A national campaign to to raise awareness of the symptoms of bladder and kidney cancers and encourage early presentation to their GP. Absolutely genius social marketing that could not have been more directly aimed at its target audience – quite literally sending the message through the urinals. You need to see it to believe it.

4.    NextJump 

NextJump’s CEO Charlie Kim wanted his employees to exercise regularly. And so, NextJump (an internet and ecommerce company) installed gyms in their offices and created a custom application that rewarded employees for “checking in” to the gyms. With this campaign, around 12% of the company’s staff began a regular workout schedule.However, the CEO wasn’t satisfied and so NextJump included gamification into their program. Now their employees could form regionally based teams, check in to workouts, and chart their team’s progress on a leader-board. This had a powerful effect on creating and sustaining a positive behavioral change. With gamification, 70% of NextJump’s employees now regularly work out. A great example of the power of a nudge in creating long lasting behaviour change.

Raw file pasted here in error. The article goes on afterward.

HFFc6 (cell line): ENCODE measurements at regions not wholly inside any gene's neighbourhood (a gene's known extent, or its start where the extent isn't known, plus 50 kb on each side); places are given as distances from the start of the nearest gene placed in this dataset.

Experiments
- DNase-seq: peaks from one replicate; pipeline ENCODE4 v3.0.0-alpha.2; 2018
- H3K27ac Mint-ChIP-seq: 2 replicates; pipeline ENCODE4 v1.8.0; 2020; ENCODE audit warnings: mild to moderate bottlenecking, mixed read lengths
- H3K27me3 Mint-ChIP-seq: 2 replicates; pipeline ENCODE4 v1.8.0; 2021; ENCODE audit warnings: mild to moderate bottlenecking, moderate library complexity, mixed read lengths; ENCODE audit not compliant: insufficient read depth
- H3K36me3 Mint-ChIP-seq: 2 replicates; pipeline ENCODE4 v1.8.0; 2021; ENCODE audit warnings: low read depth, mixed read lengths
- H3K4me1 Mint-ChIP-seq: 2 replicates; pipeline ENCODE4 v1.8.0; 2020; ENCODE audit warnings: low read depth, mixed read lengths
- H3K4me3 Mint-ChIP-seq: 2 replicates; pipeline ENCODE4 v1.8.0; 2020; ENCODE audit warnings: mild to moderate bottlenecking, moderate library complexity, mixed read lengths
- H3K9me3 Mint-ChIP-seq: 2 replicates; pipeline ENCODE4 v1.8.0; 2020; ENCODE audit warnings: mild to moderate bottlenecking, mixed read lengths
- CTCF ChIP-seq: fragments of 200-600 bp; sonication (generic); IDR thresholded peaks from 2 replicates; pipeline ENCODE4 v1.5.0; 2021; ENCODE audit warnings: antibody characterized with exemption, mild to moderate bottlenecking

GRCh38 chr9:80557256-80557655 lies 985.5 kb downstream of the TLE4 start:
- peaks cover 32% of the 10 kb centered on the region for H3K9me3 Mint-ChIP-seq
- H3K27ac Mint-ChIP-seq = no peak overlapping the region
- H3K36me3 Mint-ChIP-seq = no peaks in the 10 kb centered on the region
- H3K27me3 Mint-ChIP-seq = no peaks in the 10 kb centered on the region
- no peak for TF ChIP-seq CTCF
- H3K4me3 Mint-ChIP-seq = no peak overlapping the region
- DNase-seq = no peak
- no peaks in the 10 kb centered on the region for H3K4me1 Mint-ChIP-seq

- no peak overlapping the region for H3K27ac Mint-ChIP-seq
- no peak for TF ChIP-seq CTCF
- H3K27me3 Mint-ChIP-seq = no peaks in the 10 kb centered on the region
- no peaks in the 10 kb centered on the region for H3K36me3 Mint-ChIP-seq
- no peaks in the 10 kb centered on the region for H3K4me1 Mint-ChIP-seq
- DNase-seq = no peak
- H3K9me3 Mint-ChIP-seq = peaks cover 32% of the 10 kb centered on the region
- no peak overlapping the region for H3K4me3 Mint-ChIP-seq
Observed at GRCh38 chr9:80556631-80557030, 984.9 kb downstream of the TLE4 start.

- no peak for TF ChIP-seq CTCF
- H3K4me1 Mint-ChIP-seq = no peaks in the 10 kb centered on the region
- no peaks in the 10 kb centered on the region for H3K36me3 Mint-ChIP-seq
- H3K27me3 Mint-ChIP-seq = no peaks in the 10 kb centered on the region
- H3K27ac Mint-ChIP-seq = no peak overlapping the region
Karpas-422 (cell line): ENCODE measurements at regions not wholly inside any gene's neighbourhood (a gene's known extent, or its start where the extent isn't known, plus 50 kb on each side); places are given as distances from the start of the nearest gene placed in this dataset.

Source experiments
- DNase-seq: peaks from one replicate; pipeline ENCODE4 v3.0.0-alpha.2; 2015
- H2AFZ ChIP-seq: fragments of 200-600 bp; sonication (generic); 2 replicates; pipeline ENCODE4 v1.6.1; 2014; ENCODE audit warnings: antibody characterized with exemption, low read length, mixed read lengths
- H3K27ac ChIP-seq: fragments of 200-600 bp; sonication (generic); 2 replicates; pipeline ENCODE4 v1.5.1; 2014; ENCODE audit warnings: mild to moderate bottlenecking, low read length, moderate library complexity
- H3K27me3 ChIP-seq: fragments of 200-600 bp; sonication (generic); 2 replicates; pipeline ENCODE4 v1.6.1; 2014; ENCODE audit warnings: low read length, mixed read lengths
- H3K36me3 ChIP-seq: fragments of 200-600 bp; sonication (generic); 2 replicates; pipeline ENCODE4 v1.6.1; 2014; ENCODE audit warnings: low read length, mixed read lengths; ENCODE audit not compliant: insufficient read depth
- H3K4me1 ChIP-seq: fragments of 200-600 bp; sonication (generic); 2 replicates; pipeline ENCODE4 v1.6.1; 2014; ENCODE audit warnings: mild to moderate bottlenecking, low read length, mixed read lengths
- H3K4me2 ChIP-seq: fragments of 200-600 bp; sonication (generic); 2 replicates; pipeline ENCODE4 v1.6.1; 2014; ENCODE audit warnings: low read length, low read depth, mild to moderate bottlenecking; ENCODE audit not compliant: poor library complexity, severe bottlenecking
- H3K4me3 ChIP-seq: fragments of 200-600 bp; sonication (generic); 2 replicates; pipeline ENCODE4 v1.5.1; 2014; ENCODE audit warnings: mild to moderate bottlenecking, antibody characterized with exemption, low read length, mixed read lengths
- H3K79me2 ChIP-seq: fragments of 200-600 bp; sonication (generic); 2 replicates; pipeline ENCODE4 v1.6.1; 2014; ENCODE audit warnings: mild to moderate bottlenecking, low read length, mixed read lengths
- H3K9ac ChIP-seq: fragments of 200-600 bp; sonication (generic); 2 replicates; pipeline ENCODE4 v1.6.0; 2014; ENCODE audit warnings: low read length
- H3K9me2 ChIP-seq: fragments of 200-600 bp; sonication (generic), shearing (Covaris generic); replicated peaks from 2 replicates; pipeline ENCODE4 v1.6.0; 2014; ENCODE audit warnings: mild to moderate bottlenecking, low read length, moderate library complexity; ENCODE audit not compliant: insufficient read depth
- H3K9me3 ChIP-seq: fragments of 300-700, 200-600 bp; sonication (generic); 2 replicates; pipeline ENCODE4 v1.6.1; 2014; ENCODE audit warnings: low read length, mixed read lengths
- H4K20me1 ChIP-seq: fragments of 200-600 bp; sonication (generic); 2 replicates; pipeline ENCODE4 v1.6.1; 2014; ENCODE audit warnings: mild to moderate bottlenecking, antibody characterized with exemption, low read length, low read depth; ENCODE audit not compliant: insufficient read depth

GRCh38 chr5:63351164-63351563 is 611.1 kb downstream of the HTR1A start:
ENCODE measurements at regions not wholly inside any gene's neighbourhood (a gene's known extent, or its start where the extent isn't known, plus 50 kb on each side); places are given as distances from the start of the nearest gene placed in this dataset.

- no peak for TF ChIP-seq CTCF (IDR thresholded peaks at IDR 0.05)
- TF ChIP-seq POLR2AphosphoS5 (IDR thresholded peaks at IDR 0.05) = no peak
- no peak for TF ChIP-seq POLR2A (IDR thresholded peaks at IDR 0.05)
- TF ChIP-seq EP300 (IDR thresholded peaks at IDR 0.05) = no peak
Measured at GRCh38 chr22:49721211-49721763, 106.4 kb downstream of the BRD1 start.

5. A dog is for life not just for Christmas

We all know it and we all love it. A campaign that is not only instantly recognisable but one that had clear impact on the ground, not only influencing the behaviour of dog-buyers (customers) but also dog sellers (stakeholders)  – it has now become the norm for dog breeders and kennels to prohibit the selling of dogs over the Christmas period. A clear message and a clear result. Bravo.

6. HIV Testing in Bars and Clubs

Following the successful implementation of trying to normalise HIV testing throughout HIV week by making it an accessible offer in social settings such as bars and clubs. This normalisation of HIV testing has been given a huge endorsement by way of the Public Health Minister. Expect more to come.